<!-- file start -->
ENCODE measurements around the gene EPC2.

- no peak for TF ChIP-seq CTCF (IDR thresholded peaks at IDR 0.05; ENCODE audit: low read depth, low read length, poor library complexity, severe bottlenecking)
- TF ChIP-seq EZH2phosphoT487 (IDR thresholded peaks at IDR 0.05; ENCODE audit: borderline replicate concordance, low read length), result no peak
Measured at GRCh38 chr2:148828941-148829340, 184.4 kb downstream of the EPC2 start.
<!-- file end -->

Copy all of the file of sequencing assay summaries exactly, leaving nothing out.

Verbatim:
ENCODE measurements around the gene EPC2.

- no peak for TF ChIP-seq CTCF (IDR thresholded peaks at IDR 0.05; ENCODE audit: low read depth, low read length, poor library complexity, severe bottlenecking)
- TF ChIP-seq EZH2phosphoT487 (IDR thresholded peaks at IDR 0.05; ENCODE audit: borderline replicate concordance, low read length), result no peak
Measured at GRCh38 chr2:148828941-148829340, 184.4 kb downstream of the EPC2 start.